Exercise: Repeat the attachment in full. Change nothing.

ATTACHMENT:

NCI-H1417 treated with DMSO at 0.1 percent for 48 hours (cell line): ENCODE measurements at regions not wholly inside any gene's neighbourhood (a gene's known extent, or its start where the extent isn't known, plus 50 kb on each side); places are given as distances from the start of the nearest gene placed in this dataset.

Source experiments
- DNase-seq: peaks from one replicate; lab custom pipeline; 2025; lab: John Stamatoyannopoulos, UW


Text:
NCI-H1417 treated with DMSO at 0.1 percent for 48 hours (cell line): ENCODE measurements at regions not wholly inside any gene's neighbourhood (a gene's known extent, or its start where the extent isn't known, plus 50 kb on each side); places are given as distances from the start of the nearest gene placed in this dataset.

Source experiments
- DNase-seq: peaks from one replicate; lab custom pipeline; 2025; lab: John Stamatoyannopoulos, UW